Ft Worth Texas- Family – Zoo – Botanic Gardens – Fort Worth Nature Center & Refuge – Dinosaur Valley State Park – Waco Magnolia At The Silos

Ft Worth Texas

We were was so excited to finally arrive in Ft Worth, to spend the holidays with our daughter, son in law and two grandsons. We arrived just before Thanksgiving and left 3 days after Christmas, we definitely broke our 3 day rule. But we got to be woken up almost every morning by a three year old who would crawl in bed with us, cuddle up and want his grandpa to go hide so he could find him. This was 6 am in the morning Texas  time and 4 am Bend, Oregon time and truly what great memories are made of. Well I could have used some (lots) of coffee and really needed to brush my teeth, but no this little guy just wanted to play, snaky, snaky, hiding rubber snakes all over the house. I will never forget the sound of the boys voices, their feet running on the wooden floors and getting to explore Ft Worth with them.

First thing we did was join the Ft worth Zoo and we visited a lot. Our two grandsons Cole and Bryce know every name of every snake, lizard, alligator, etc. The Ft worth Zoo has won many awards for being one of the best in the nation and for good reason. Founded in 1909 with one lion, two bear cubs, an alligator, a coyote, a peacock and a few rabbits. The zoo now is home to 5,000 native and exotic animals and has been named the top zoo in the nation.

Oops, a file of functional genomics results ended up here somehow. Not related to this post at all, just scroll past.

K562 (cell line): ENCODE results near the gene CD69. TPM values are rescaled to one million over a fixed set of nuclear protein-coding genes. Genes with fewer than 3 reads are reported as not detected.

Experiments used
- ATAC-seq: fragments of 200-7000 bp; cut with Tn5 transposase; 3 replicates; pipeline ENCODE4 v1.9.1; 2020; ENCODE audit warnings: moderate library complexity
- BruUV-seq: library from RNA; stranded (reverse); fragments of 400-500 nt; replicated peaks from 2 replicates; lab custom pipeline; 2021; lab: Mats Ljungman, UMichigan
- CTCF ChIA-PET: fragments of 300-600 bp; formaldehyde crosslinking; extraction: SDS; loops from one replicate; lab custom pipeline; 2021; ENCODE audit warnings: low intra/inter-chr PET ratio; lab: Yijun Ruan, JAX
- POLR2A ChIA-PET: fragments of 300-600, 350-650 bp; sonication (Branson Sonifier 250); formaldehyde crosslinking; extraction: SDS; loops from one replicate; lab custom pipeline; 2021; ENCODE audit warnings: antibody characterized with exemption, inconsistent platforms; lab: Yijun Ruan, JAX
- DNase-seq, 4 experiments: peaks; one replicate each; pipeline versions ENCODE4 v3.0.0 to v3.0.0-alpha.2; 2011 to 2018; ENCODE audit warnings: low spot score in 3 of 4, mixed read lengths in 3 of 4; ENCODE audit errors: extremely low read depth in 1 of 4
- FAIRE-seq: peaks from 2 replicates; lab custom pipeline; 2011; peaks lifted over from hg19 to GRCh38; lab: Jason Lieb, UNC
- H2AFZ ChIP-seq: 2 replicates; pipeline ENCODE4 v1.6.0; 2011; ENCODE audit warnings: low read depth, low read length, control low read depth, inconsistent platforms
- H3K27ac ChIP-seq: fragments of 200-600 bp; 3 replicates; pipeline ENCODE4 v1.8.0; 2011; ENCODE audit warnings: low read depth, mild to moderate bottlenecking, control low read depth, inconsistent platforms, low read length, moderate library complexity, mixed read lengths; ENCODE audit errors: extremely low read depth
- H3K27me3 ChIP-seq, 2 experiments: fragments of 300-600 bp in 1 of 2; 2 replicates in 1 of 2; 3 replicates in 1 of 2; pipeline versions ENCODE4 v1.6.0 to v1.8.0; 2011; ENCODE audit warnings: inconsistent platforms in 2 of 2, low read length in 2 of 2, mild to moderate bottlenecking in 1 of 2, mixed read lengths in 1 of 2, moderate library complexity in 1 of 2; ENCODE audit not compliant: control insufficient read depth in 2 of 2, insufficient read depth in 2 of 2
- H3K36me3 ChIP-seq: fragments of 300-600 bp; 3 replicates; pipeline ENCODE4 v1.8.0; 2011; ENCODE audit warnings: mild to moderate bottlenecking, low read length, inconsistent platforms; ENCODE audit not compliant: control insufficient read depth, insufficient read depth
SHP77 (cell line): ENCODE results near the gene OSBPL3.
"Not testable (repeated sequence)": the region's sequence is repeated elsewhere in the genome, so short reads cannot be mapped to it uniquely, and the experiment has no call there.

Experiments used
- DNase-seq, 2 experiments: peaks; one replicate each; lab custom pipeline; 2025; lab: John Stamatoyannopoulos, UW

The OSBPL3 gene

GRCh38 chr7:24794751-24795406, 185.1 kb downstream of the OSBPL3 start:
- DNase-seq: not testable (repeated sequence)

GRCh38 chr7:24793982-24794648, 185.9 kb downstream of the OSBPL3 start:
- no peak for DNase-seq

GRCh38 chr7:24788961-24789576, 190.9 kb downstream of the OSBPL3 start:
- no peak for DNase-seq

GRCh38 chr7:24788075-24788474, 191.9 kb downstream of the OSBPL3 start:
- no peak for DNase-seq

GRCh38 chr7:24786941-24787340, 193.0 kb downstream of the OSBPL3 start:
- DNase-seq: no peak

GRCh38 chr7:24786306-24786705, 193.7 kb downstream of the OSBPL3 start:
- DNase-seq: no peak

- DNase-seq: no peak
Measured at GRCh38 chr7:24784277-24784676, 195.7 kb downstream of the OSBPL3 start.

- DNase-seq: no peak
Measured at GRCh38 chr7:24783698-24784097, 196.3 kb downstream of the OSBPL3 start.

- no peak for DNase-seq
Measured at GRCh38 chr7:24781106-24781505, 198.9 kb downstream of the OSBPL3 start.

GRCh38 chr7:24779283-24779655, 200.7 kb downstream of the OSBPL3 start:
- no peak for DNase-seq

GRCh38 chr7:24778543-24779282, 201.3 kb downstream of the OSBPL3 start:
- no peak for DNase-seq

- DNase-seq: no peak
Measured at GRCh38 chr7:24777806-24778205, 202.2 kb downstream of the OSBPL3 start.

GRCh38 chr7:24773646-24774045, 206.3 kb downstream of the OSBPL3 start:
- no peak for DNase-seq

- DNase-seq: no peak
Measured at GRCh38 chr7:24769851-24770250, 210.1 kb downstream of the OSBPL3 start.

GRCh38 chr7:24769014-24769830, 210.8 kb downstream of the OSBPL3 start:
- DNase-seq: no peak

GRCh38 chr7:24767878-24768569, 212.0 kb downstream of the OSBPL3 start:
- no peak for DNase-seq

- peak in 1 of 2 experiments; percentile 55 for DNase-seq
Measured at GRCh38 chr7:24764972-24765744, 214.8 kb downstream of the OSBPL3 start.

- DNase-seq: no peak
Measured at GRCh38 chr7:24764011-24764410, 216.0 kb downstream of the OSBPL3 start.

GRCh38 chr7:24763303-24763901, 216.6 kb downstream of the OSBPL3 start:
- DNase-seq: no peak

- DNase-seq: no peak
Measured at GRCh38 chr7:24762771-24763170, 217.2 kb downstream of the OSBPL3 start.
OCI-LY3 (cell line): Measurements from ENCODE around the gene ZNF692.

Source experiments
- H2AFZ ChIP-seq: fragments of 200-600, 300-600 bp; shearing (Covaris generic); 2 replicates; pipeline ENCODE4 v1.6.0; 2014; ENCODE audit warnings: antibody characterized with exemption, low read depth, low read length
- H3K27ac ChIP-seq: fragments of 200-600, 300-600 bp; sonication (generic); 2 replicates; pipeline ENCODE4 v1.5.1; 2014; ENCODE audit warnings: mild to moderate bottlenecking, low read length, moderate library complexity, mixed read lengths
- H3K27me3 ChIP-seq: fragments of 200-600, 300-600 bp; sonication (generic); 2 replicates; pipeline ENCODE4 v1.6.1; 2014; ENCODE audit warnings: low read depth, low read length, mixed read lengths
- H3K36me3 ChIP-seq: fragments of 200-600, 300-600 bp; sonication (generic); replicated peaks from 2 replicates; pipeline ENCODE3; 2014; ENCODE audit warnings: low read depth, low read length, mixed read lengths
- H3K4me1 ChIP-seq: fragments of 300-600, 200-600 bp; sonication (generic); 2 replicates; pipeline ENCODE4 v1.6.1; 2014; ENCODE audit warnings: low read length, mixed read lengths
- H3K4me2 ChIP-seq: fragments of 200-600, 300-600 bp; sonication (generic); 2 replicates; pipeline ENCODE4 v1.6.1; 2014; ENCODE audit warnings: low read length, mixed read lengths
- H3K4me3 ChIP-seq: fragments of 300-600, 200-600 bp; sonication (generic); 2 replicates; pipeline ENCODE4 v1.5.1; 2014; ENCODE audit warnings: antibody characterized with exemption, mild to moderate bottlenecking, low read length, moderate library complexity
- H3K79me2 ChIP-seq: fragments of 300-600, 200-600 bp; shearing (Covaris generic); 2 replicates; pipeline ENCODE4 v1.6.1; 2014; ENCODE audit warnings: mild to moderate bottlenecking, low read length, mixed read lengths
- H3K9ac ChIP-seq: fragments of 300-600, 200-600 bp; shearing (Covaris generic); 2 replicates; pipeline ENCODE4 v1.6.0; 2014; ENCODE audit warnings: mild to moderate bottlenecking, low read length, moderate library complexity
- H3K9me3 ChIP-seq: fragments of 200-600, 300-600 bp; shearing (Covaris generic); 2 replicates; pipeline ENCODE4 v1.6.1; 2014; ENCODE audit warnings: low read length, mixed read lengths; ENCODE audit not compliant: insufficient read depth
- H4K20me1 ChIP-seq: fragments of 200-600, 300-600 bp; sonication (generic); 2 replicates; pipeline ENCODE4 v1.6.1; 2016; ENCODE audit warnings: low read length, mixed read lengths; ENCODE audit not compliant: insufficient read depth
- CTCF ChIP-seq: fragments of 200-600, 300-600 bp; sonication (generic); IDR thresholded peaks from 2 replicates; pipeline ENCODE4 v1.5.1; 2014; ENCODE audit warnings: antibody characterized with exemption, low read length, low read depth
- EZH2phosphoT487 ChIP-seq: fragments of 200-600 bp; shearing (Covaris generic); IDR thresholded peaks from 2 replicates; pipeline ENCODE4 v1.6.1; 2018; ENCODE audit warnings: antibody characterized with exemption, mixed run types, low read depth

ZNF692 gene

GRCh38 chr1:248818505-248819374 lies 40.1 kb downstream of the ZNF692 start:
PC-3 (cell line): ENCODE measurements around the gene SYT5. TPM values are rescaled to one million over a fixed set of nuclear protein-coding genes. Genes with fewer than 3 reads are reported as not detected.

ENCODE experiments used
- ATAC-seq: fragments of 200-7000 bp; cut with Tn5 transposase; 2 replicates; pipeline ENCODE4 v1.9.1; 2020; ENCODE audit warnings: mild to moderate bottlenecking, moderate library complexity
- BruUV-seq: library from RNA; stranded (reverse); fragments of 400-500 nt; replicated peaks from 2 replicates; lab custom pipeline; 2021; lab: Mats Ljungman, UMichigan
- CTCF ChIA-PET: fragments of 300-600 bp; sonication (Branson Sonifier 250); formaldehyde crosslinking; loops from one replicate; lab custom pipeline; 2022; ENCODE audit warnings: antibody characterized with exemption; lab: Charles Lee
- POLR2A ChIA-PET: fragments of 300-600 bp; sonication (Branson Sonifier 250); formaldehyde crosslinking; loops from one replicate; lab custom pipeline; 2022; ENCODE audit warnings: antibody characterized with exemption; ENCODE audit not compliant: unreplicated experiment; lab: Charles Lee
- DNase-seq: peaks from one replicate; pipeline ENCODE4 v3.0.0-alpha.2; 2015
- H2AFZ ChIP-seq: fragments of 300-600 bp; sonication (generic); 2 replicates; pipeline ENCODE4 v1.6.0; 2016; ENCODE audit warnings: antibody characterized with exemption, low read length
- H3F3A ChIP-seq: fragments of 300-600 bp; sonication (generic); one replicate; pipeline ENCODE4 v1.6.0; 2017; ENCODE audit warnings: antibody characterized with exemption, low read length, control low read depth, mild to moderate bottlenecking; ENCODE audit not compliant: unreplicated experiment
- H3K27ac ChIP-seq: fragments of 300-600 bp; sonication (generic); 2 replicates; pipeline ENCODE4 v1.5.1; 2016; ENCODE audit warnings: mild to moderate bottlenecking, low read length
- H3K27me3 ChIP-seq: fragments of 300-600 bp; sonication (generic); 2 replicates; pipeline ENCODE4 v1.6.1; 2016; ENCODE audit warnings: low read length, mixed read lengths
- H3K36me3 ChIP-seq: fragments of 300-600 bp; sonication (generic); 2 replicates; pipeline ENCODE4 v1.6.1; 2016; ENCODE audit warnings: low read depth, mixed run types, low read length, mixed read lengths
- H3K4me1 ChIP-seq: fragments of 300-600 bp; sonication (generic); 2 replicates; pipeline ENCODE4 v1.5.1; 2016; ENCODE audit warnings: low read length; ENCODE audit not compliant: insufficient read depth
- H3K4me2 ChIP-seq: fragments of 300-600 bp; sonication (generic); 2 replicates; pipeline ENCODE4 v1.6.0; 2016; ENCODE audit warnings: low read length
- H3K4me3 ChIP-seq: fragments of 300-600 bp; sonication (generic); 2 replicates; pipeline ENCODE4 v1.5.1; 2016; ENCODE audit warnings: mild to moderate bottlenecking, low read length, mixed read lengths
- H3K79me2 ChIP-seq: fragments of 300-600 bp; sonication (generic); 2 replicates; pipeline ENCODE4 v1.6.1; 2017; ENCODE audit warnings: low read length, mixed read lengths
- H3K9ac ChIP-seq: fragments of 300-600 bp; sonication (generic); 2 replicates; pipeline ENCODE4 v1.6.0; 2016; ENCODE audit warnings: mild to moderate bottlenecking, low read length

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The holidays were amazing, with an elf appearing every morning in a different location around the house, a Christmas parade downtown Ft Worth and the most beautifully decorated neighborhoods. We even got to attend a TCU versus Baylor football game, thanks to our son in law. To much fun.

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Our next exploration with the boys was The Botanic Gardens a living museum. A beautiful self guided tour of groomed trails, featuring numerous native plants and trees. . This day we were in search of a snapping turtle which makes his home in one of the many streams and beautiful water features and per the boys -loves granola bars. To Funny!!